It is somehow a technical term, just as when Trotsky defines fascism as the "terrorist dictatorship of great capital". It has nothing to do with the heroic rebellion of the Sepoys in India, nor does it have a racist meaning.
It was first used by Argentine national-democratic petty bourgeois revolutionaries during the thirties, to define everyone who, knowingly or most probably unknowingly, was working for imperialism, regardless of their avowed political leaning. It should be noted that by those years, Argentina had been defined in London (and by its own vice-president) as "technically, a part of the British Empire" on equal standing with India or East Africa. It was almost a matter of political logics that they resorted to the adjective sepoys to qualify any one who would support that policy, knowingly or not.
The people who coined this technical term were by no means racists, but they did not know too much of India. Many of them just knew that most of the British conquest and control of India had been done by resorting to local troops and not with British soldiers. Besides that, the arch-typal sepoy for these people were not the rebel sepoys, but the arch-colonized Gunga Din. Peter Sellers's good humour (British, so "ou") can't supersede this fact: In order to become a rebel sepoy, you must first be a soldier working for the invader against your own kin, that is, a sepoy. The Martin Fierro, a book full with social rebellion and the best of popular patriotic feeling, has as one of its central characters a "rebel sepoy": Sargeant Cruz. And these national-democratic petty bourgeois were keen readers of the Martin Fierro.
Finally, we Argentines had to confront today's sepoy troops in 1982: the Gurkha troops in the Malvinas. Whatever you may feel towards peoples so oppressed they have to sell themselves to a foreign power as mercenaries, the hard fact rests that sepoys were working for their oppressor against Argentine soldiers, and as ex-combatants have repeatedly told, they were brutally ferocious on battlefield. Gunga Din would not have spared Argie blood in the South. I have been told (no evidence to back this) that in many minor battles, the Gurkhas were keen not to leave Argies alive, they would take no prisoners. The guy who told me this fought in an area where Gurkha sepoy troops operated, and he says he lay motionless on the ground when he saw they were killing the wounded men, and that they thought him dead and passed him by. I found him trustworthy, and a few other stories he told me I could crosscheck.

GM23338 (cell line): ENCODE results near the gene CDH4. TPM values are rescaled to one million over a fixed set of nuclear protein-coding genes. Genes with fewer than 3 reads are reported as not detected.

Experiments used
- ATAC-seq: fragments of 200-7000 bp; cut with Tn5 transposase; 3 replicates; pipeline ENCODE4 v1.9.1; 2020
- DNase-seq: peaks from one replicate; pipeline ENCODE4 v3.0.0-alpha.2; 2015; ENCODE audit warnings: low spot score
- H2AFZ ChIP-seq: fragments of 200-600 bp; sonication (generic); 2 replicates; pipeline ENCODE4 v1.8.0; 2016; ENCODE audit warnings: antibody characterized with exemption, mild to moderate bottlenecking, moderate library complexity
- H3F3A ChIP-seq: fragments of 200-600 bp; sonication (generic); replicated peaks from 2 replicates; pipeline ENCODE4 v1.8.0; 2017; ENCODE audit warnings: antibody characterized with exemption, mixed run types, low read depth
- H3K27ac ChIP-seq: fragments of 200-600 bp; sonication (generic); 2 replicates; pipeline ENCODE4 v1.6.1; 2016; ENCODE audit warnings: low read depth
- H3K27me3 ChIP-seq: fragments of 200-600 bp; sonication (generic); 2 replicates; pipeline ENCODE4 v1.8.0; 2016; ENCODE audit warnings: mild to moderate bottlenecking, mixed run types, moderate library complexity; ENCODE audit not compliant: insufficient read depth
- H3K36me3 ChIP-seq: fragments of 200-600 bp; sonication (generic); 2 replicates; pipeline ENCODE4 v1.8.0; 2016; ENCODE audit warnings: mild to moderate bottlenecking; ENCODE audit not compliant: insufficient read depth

There is evidence of atrocities committed by British troops is the Argentines as Nestor describes. Ben Brack wrote them up for Living Marxism a few years ago:
I think that some of the post-colonial literature theorists like Gayatray Chakkravorty Spivak (pardon my spelling) use Sepoy as a political concept, rather like 'subaltern'.
However, there is a less attractive prejudice amongst European leftists that Franco's use of African troops against the Republic was a betrayal of civilisation, because it armed blacks to fight White Europeans.
The Ghurkas are reputed for their aggressive and disciplined fighting. But they themselves are victims of a racial oppression. The Ghurka regiments are recruited in Nepal. Their rates of pay are different from those of British troops, serving in the same army. They are segregated from British troops and serve under white officers who do not speak their language.
The Ghurka regiments were all but wiped out in the current spending review, and some animosities did break out in the run up. In one famous case, one Ghurka troop beat up their officers, and then all refused to testify against each other, at which point the British army drew the conclusion that they were untrustworthy, and broke up the troop.
The Ghurkas were the subject of a documentary a while ago, and their commanding officers invited the television audience to smile at their backward ways, like not knowing how to use a cash-point machine. The attitude towards their troops was thoroughly patronising, referring at once to their fearless loyalty and childish ways.
-- Jim heartfield